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UBC Theses and Dissertations

A rapid and objective characterization of channel morphology in a small, forested channel using a remotely piloted aircraft. Helm, Carina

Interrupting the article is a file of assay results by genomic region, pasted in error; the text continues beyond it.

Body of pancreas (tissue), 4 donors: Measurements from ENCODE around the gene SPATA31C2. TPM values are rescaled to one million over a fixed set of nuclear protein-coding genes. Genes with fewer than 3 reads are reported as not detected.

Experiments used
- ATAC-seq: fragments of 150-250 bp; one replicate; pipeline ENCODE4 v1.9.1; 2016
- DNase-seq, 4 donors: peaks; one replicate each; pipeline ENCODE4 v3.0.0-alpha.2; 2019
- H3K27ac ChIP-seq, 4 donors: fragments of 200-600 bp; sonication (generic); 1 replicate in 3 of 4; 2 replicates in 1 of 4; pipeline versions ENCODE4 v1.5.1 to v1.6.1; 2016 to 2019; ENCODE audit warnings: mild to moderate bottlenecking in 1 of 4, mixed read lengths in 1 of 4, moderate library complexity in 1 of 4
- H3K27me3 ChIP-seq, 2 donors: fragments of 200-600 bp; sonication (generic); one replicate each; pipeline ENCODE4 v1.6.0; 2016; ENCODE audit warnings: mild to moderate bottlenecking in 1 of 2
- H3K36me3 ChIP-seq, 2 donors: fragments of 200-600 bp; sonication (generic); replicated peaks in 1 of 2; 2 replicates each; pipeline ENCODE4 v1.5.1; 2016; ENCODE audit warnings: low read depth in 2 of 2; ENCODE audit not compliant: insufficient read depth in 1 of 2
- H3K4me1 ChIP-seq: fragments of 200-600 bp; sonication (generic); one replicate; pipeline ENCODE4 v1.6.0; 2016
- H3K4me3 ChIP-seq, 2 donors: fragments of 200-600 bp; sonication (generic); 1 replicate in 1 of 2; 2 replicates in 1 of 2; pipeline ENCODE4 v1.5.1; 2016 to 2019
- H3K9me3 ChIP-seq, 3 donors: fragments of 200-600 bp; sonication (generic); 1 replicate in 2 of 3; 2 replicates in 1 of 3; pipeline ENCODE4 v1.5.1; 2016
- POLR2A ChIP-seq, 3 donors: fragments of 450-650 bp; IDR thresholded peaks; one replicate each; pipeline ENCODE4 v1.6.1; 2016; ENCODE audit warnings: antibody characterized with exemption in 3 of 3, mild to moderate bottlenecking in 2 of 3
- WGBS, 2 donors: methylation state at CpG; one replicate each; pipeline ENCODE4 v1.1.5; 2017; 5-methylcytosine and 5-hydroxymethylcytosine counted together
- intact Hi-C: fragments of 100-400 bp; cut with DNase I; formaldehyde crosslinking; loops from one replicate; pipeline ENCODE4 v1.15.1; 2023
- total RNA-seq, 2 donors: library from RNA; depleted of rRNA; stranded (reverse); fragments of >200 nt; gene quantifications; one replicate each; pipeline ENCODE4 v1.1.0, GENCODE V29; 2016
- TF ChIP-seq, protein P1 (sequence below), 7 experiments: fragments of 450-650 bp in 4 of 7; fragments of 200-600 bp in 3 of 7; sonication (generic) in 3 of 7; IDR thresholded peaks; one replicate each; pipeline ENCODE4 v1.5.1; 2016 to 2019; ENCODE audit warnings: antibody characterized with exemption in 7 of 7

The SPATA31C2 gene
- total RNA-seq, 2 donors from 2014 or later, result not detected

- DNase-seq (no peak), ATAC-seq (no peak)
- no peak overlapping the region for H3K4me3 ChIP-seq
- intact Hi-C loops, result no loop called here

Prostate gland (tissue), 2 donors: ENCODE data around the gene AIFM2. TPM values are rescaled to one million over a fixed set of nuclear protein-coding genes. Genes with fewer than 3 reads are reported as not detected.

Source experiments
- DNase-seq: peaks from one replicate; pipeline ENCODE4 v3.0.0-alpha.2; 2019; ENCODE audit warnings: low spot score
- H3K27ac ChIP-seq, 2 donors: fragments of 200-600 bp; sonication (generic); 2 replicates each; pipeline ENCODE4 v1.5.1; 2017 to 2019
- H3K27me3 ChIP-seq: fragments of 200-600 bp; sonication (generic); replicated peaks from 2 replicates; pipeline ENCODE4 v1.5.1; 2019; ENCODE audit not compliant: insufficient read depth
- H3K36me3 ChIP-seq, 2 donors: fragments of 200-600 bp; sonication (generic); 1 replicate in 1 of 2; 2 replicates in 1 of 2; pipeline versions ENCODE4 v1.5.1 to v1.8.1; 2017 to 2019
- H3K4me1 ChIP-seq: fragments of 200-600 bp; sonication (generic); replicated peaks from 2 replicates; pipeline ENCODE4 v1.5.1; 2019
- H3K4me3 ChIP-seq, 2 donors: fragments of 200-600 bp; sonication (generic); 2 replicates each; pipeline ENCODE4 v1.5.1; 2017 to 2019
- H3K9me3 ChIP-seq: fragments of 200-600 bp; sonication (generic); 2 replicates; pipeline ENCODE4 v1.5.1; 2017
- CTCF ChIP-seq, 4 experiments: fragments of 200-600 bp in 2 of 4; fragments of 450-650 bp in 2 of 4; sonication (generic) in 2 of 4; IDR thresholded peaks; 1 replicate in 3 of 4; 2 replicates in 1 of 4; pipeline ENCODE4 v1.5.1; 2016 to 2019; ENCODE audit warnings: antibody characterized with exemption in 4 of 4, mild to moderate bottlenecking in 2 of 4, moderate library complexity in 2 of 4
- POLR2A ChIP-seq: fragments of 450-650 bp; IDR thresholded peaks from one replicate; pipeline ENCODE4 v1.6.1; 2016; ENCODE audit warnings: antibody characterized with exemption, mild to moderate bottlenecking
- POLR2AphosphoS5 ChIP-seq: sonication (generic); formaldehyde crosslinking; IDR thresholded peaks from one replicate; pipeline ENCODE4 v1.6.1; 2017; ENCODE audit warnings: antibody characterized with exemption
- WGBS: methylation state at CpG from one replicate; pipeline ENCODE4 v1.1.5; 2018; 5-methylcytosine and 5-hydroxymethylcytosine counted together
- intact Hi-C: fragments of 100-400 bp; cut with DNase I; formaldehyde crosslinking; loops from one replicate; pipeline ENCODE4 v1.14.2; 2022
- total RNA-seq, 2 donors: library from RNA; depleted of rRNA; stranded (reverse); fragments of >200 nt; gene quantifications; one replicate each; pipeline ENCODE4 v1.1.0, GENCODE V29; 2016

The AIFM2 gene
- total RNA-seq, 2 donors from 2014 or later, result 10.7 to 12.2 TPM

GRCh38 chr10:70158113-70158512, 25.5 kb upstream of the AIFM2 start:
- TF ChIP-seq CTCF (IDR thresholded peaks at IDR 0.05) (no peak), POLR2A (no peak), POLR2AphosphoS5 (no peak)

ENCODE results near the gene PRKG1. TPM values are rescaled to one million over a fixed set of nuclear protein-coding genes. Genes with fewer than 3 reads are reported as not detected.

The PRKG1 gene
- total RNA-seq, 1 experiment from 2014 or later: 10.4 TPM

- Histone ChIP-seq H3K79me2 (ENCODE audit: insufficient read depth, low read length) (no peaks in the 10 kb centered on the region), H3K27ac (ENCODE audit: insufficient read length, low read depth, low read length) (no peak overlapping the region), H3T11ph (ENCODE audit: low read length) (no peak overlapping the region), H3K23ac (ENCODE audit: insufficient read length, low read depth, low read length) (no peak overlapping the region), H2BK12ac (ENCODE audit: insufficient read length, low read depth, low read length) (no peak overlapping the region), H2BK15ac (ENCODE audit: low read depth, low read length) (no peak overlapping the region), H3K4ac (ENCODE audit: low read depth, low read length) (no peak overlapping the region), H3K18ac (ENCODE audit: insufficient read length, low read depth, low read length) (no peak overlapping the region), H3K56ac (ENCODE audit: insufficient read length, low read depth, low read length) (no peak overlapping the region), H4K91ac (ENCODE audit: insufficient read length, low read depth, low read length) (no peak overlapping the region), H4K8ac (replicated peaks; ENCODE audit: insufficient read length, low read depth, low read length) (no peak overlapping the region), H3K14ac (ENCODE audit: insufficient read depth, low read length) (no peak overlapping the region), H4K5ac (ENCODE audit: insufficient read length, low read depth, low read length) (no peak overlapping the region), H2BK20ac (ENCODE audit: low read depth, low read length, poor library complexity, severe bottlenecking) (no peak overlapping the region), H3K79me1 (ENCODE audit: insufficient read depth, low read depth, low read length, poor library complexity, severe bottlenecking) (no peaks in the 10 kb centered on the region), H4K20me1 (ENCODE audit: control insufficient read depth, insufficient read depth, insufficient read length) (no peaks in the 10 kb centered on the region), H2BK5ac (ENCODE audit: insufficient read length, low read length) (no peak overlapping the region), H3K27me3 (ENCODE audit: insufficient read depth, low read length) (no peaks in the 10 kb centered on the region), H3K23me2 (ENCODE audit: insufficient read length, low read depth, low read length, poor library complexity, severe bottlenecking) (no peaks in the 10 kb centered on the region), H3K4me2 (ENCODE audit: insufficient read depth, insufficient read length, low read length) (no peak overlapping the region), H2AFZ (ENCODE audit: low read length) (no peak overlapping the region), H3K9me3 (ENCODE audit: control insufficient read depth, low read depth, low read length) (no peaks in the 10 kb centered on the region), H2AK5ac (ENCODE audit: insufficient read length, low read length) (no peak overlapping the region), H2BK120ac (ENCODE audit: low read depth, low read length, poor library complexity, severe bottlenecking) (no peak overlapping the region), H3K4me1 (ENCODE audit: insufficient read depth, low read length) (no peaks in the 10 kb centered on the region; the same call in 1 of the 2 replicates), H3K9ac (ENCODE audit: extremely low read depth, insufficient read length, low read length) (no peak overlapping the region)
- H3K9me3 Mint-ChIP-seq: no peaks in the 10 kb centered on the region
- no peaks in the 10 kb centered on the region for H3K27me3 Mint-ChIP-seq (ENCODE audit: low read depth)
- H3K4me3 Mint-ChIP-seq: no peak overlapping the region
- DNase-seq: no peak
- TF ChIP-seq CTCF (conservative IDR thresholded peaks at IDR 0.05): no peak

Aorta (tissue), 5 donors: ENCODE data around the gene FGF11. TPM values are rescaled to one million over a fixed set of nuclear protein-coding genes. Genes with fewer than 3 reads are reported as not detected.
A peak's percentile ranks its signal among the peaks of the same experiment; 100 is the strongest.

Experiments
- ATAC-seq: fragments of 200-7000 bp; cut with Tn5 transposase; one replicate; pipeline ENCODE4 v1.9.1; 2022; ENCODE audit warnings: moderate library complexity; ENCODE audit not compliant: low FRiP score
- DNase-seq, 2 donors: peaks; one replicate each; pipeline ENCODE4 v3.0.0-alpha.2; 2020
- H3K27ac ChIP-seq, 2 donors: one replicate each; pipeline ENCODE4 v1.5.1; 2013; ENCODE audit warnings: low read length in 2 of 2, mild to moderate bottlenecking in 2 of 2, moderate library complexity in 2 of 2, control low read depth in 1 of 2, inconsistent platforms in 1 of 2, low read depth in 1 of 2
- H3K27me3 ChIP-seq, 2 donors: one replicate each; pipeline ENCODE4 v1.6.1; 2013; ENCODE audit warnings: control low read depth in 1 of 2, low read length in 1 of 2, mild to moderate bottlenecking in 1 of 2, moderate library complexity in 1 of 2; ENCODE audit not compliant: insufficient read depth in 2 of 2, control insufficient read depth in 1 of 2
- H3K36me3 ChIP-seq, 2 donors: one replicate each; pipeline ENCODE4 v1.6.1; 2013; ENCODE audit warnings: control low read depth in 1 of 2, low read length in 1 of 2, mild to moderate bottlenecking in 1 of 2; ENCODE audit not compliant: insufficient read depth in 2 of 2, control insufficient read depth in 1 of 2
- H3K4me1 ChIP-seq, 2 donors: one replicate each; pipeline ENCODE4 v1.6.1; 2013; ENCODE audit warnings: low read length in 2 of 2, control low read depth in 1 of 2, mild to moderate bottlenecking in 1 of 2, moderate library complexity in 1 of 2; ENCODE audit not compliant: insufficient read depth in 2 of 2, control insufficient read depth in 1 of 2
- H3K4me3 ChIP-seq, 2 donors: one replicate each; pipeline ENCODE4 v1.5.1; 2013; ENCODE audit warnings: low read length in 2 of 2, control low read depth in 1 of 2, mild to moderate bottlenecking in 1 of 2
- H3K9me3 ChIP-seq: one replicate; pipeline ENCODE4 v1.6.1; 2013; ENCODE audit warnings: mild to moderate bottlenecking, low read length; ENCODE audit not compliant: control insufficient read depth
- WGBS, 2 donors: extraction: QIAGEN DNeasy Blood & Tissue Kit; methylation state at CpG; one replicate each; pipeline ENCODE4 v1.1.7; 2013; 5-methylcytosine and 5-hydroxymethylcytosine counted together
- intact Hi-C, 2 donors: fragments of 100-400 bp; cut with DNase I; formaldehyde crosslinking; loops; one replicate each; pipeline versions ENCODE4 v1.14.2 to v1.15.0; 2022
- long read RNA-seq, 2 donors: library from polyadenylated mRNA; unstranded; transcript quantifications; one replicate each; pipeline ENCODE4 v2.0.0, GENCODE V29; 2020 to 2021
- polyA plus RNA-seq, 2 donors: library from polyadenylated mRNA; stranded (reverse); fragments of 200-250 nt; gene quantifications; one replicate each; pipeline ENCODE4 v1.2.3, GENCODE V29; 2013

The use of remotely piloted aircrafts (RPAs) in fluvial geomorphology has improved the ability to characterize streams at greater resolutions and spatial extents than was previously attainable using traditional survey techniques. However, their use has been generally limited to streams under ideal conditions that differ from the small, forested mountain channels common in the Pacific Northwest. These channels have remained difficult to characterize using modern techniques due to their dense canopies and rough terrain. A rapid and objective method of characterizing channel morphology across the river basin using a RPA is presented in this dissertation to help overcome this challenge. First, the accuracy of RPAs for extracting bed elevations, bathymetry and grain size along 3 km of Carnation Creek, a small, forested stream on Vancouver Island, was investigated through a sub-canopy survey. Relevant cross-sectional channel variables were then extracted to objectively characterize channel morphologies across the river basin using a principal component analysis-clustering (PCA-clustering) technique. Then the Shannon's diversity index was used to characterize the local diversity across the channel, and investigate the scale needed to study the system, to ensure its heterogeneity was characterized. The results demonstrate that RPAs provide a rapid alternative to characterizing these systems, through the construction of a 2-cm resolution digital elevation model spanning 3 km of channel, with a root-mean-square-error of 0.093 m for exposed bed check points and 0.1 m for submerged bed check points. The PCA-clustering analysis provided an objective means of classifying channel morphology with a correct classification rate of 85%. Altogether, the results provide a precedent for using a RPA to characterize the morphology and diversity of small, forested channels at a scale of ecological relevance to the life histories of Pacific salmonids.

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